Please forgive chef Darrell Riley if he thinks his new job at the Decatur Civic Center is a pretty easy gig.
It’s just that… it’s not on a boat, or in a tent, and he’s not feeding thousands of people at one time.
Riley, the center’s new executive chef, started Sept. 24 after an exhaustive search to replace Gary Souders, who retired this fall after seven-and-a-half years in which he helped put DCC on the map for its excellent food.
It took a while, but Civic Center director Lori Sherwood believes she, the city, and the board found the right successor.
“We were just very fortunate to snag him, that’s all I can say,” she said. “It was a long process, but it was well worth the wait.”
Riley’s last stop before coming to Decatur was with the PGA Tour. He traveled the country, cooking in tents where sometimes thousands would eat during a day-long golf tournament.
“We went coast-to-coast,” he said. “We’d start in Texas, do all the Texas events, then Mississippi, Tennessee, Rhode Island, way up that way. We did both the women’s and men’s Canadian Opens, Torrey Pines in California…”
Working with the same company, Spectrum Catering, he also cooked for the Governor’s Ball in New York, catered concerts and other events, and did weddings and other huge events at the Conroe Convention Center, north of Houston.
Prior to that, he cooked for the Petroleum Club in downtown Fort Worth and for the crews of offshore drilling rigs and drilling ships. After seven years at sea, he served as chef for a bed-and-breakfast in Glen Rose, then handled all the cooking and lavish private parties at a ranch in Bosque County.
He even took over a little cafe in that area before signing on with Spectrum. But he was ready to get off the road.
“A friend of mine called me and told me about this job and I thought, ‘I don’t know … Decatur?’ Then Lori called me and said ‘We really want you!’ And so I came down and talked to Lori and fell in love with this place,” Riley said.
“It is a beautiful facility, and the people are just extremely friendly here. I felt at home as soon as I walked in the door.”
Riley’s college degree is in television production – but he points out that he “cooked his way through school” even while studying in that field. He was working for the Southern Baptist Radio and Television Commission and catering events for them during his off-hours.
“When television went from analog to digital, I was going to have to go back to school … so I went to chef school,” he said. He got his culinary training at El Centro College in the Dallas Community College District – one of the top cooking schools in the country.
“This is the kind of job most chefs look for,” Riley said. “I would like to retire here.”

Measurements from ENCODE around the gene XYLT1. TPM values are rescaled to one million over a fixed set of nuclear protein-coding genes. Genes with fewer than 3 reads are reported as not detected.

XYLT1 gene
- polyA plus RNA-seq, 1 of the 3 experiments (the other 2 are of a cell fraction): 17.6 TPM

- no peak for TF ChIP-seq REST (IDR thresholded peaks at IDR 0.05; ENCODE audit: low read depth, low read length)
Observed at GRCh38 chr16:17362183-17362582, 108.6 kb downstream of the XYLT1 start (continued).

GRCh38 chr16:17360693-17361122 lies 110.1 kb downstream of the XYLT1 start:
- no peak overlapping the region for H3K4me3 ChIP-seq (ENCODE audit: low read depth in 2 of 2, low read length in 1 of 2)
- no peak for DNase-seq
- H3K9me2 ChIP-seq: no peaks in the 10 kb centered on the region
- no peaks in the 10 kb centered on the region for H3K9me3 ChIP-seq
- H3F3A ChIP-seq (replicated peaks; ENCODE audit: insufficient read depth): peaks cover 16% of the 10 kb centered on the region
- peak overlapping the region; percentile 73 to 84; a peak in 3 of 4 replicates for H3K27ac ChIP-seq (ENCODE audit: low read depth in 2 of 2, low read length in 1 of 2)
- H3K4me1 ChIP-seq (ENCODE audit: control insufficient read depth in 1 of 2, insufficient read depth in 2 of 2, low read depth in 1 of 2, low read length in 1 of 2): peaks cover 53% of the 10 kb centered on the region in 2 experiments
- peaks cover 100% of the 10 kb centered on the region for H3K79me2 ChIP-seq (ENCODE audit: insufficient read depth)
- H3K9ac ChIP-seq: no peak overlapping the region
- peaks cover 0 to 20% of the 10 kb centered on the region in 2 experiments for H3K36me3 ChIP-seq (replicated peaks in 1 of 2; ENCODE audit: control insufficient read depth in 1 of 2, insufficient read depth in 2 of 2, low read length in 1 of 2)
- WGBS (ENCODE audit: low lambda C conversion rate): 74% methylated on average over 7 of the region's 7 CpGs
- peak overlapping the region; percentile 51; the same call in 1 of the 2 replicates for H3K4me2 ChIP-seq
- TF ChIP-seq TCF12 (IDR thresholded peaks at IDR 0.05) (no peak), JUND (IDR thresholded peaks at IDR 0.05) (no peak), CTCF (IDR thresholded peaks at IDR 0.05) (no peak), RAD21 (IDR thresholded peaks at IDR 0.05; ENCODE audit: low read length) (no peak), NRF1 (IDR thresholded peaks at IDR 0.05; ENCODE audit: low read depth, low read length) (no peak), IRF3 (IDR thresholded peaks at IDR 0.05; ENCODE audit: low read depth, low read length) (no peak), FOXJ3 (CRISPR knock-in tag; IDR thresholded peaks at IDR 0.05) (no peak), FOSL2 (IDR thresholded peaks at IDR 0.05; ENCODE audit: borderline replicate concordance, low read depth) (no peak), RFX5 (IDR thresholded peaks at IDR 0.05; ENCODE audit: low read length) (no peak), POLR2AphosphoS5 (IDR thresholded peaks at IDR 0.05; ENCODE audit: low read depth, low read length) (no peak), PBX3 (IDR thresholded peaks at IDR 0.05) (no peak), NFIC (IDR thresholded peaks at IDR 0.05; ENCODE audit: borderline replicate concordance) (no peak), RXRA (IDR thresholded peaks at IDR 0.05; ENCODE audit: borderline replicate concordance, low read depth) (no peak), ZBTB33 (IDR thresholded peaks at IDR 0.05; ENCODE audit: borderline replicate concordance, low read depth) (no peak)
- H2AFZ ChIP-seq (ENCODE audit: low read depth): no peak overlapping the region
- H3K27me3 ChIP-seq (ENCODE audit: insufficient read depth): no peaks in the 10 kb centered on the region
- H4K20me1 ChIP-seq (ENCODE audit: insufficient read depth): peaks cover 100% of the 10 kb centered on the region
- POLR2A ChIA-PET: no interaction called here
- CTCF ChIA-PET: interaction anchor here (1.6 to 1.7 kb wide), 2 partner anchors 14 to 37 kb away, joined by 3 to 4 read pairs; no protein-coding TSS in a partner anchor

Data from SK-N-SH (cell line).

Part of the reason Decatur felt like home was the connections with Devon Energy and other oilfield companies who make so much use of the Civic Center’s meeting rooms.
“I’ve cooked for the oilfield for years, so I’m kind of used to the clientele already,” he said. “Decatur is a small town, and I really enjoy the lack of traffic. I think my experience has brought me here.”
But he’s not fooled by that small-town feel. Decatur Civic Center is big and getting bigger when it comes to hosting events, and its outside catering business is growing even faster. Sherwood’s goal is to outgrow the facility and become a financial plus on the city’s ledger.
“Monday through Friday is more of our corporate training, the Rotary Club, the Area Business Women’s Club, the Retired Teachers and so forth,” she said. “On the weekend is our local social business – our weddings, our quincea eras and birthday parties.”
She said the annual Decatur Chamber of Commerce auction last month was Riley’s first big event here, with about 350 in attendance.
“We did a couple of wedding receptions this summer that were 400, 450 – that’s kind of our top right now until we add more meeting space,” Sherwood said. “That’s our ultimate goal, probably within five years to do a bond package, add another great hall and be able to give Darrell the kitchen he needs to work in.”
Sherwood said having a top chef has become a necessity as she goes out and books events.
“So many Civic Centers don’t have an in-house chef,” she said. “It would be very difficult for us to keep our lights on here if we didn’t. A lot of our success is our location, and what a great facility it is, but also the kitchen staff.”
Riley is a big fan of fresh, local food – and that’s another way in which his style meshes with Sherwood’s.
“One of the things Lori appreciated about my resum was, I like farm-to-table,” he said. “I want the freshest product I can get – vegetables, herbs, everything – if I can get it locally, I want to get it locally.”
That’s something more and more people are asking for, and are willing to pay for, Sherwood said.
“Just in the year-and-a-half I’ve been here, our guests are requiring more,” she said. “We’re getting people who are willing to spend more, but they want something more upscale. Darrell’s right, that’s something that really attracted me to his resum because we do want fresh. We don’t want all the convenience items and pre-packaged items.
“He and I clicked from the very beginning,” she added. “I knew he’d be a very valuable member for our team. He put me at such ease, and I just really felt like we could communicate and we had the same idea about what we want to grow the Civic Center to, what our idea for business is.”
Riley is also a certified wedding and event planner – another area where Sherwood believes the Civic Center has plenty of room to grow.
For now, he’s just happy to have his feet on solid ground, a real roof over his head and only a few hundred people coming over for dinner.